Scope and Contents
Title: Ampex Collection Addenda
Collection number: ARS.0109
Archive of Recorded Sound
: 1 folder ; 17 open reel tapes (three 5" reels ; nine 7" reels ; four 10.5" reels ; one 12" reel)
Various smaller collections related to the Ampex Corporation, the development of magnetic recording on tape, and stereophonic
Open for research; material must be requested at least two business days in advance of intended use. Contact the Archive for
Property rights reside with repository. Publication and reproduction rights reside with the creators or their heirs. To obtain
permission to publish or reproduce, please contact the Head Librarian of the Archive of Recorded Sound.
Ampex Collection Addenda, ARS-0109. Courtesy of the Stanford Archive of Recorded Sound, Stanford University Libraries, Stanford,
This finding aid was produced with generous financial support from the National Historical Publications and Records Commission.
Scope and Contents
This is a group of small collections, assembled from various donors, related to the history of the Ampex Corporation and its
role in the development of sound recording on tape and stereophonic sound. Stanford University Special Collections holds the
Ampex Corporation Records, and some artifacts described here are part of that collection, despite being housed at the Archive
of Recorded Sound. The Ampex Corporation, founded in 1944 by Russian émigré Alexander M. Poniatoff, began as military contractor
making components for radar, but became a pioneer in the magnetic tape recording industry through rather unusual circumstances.
In 1945, a soldier named John T. "Jack" Mullin was assigned by the U.S. Army Signal Corp to recover examples of Nazi technology
from the field. In a radio station near Frankfurt, Mullin confirmed that the Germans had developed a system of sound recording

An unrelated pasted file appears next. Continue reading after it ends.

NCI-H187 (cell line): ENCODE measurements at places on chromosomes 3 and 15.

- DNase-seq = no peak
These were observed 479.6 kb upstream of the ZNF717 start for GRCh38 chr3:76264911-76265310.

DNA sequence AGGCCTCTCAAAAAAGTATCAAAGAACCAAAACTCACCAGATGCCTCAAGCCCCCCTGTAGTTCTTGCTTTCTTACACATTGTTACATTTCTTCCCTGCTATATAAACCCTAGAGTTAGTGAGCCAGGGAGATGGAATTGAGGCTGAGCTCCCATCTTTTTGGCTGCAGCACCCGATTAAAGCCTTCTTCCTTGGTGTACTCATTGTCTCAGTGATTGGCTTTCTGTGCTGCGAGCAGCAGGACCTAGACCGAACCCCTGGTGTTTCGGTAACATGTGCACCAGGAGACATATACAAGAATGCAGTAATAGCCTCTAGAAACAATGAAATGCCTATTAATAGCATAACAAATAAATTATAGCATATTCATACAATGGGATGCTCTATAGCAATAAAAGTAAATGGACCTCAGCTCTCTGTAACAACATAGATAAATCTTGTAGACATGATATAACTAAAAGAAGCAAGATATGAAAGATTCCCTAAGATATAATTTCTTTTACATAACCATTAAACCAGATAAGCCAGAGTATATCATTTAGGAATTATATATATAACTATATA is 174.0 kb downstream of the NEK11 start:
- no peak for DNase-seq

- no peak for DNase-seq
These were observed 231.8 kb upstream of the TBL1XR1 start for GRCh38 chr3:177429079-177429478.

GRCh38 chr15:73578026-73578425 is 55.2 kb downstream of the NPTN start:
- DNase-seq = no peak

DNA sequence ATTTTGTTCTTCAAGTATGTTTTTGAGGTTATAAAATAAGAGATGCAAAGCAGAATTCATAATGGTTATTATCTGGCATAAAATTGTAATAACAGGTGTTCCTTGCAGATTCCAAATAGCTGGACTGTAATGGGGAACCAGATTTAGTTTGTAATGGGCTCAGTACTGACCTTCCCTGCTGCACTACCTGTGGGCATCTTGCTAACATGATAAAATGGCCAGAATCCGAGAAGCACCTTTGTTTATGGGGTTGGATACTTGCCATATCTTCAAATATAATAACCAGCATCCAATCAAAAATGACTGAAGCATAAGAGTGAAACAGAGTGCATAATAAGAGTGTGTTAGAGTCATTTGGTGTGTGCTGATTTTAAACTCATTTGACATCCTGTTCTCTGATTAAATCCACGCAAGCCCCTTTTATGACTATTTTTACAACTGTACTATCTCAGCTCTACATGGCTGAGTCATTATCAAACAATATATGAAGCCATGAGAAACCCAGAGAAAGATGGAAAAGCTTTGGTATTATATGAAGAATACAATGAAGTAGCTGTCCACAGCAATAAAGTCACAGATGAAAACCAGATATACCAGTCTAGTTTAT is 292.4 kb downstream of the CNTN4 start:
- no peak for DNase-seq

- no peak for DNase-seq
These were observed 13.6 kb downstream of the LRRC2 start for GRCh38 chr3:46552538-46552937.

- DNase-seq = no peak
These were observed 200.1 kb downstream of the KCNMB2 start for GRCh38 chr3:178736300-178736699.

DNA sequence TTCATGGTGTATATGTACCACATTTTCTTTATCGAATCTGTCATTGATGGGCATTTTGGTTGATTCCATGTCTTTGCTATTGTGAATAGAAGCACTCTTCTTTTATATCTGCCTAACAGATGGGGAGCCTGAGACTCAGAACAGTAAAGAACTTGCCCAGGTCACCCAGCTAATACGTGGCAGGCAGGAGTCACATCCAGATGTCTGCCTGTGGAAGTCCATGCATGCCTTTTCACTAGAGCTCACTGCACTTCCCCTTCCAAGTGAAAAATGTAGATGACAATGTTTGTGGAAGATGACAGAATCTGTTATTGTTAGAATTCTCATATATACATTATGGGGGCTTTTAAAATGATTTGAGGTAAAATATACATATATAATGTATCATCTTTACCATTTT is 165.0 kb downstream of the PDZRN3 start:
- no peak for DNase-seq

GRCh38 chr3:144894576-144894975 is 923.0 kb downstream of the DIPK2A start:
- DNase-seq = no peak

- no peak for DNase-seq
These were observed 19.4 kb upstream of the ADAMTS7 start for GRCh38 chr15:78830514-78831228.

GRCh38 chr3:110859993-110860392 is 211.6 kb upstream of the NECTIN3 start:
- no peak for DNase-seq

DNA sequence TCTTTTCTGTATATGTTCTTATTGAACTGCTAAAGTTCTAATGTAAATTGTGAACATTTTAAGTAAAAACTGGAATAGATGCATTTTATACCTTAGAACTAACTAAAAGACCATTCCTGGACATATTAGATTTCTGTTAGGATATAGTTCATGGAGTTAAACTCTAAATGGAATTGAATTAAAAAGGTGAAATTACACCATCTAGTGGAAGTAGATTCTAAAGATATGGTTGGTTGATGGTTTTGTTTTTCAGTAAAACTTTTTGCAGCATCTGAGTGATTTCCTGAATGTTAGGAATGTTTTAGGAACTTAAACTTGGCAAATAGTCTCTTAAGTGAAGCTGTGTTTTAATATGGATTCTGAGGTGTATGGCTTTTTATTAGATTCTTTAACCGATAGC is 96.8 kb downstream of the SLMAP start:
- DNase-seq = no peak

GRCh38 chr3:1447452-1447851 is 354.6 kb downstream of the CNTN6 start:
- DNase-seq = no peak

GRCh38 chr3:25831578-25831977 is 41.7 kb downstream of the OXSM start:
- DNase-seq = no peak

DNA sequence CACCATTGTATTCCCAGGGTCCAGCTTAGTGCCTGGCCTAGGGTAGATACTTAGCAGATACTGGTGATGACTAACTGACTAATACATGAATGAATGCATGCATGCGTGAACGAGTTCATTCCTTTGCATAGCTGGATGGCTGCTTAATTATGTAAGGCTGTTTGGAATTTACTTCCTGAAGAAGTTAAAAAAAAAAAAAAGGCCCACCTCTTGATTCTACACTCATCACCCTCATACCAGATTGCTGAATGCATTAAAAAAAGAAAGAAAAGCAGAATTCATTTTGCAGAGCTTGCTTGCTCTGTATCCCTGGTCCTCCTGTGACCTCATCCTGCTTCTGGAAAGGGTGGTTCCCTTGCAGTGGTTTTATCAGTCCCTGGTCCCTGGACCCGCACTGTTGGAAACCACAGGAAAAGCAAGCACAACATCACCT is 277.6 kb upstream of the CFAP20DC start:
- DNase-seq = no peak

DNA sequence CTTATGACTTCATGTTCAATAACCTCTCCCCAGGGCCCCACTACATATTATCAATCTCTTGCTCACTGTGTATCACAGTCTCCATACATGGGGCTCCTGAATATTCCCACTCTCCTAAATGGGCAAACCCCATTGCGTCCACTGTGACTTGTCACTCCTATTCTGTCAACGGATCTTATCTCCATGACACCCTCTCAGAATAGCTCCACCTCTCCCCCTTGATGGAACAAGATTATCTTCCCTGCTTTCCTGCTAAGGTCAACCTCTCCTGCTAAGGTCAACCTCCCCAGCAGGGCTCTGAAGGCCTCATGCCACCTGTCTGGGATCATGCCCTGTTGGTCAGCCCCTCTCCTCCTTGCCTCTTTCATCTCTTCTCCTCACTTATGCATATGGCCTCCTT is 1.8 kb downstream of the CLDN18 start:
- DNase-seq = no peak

and reproduction using paper and plastic tape. He returned to the United States with fifty reels of audio tape and two AEG
Magnetophon brand reel-to-reel machines on which to play them. Following a successful demonstration at an Institute of Radio
Engineers conference, Mullin, along with business partner Bill Palmer, approached entertainer Bing Crosby with a proposal
for using audio tape in the production of his radio program Philco Radio Time. Crosby thus became the most significant early
investor in Ampex's tape recording line. Mullin even worked on the Philco program himself, doing the editing using both the
German tape he brought back and with other American brands then in development.
The Ampex Collection Addenda includes two pages of a Philco Radio Time script, possibly with Mullin's notes on the back. The
collection also includes an original Magnetophon Tonschreiber tape case with reels and parts. There are also various tapes
which came from Jack Mullin via Ampex employee Jim Wheeler, some of which almost certainly came from this case, and miscellaneous
tapes from the estate of C.D. (Charles Dewitt) Du Bois, an executive at Ampex beginning in the late 1950s. Finally, there
are recordings made in 1998 at a gathering commemorating the fiftieth anniversary of the Ampex 200, the first tape recorder
made by the company.
Mullin, John T. (Jack), 1913-1999
Palmer, William A., 1911-1996
Sound--Recording and reproducing